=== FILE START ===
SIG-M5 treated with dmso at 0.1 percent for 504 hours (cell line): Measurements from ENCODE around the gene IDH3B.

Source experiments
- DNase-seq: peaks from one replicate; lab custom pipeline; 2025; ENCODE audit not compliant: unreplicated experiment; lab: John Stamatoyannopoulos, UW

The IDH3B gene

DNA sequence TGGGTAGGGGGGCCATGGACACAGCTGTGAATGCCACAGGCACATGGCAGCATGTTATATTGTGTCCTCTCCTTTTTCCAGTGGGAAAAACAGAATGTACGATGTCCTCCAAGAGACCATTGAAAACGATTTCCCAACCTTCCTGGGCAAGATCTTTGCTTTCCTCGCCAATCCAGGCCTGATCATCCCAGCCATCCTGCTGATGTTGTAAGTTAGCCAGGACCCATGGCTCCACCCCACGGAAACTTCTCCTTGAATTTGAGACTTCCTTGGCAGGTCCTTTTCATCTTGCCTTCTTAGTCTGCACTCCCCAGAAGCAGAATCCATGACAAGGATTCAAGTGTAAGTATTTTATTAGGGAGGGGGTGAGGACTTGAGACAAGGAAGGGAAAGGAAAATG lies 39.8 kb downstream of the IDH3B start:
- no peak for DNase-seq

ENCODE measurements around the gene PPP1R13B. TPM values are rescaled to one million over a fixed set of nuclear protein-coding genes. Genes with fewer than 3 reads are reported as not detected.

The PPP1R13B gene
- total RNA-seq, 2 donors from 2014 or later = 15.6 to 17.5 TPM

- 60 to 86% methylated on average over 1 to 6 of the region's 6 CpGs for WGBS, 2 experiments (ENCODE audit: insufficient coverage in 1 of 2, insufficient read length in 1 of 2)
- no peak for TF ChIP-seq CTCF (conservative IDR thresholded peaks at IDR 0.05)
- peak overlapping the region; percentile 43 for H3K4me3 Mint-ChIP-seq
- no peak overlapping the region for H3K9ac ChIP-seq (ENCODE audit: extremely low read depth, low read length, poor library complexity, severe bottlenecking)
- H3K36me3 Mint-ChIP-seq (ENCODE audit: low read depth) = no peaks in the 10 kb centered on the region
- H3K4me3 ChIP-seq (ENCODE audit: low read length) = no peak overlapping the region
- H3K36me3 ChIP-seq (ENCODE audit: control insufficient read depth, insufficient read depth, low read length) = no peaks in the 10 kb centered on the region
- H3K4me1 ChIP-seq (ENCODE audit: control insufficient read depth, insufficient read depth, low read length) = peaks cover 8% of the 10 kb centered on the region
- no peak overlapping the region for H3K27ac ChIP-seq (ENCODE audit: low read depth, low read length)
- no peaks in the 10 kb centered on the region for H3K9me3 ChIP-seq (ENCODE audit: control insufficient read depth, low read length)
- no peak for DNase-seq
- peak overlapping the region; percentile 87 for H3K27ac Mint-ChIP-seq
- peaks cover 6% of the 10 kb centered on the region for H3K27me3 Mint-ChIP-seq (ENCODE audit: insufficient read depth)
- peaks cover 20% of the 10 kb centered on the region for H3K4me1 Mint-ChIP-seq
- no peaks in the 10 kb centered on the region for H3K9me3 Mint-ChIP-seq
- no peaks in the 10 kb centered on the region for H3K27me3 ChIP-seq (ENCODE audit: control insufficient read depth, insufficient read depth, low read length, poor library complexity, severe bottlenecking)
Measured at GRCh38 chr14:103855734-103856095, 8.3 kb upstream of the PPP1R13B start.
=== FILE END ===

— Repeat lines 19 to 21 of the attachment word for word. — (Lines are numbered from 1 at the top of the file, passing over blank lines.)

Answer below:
- no peaks in the 10 kb centered on the region for H3K9me3 ChIP-seq (ENCODE audit: control insufficient read depth, low read length)
- no peak for DNase-seq
- peak overlapping the region; percentile 87 for H3K27ac Mint-ChIP-seq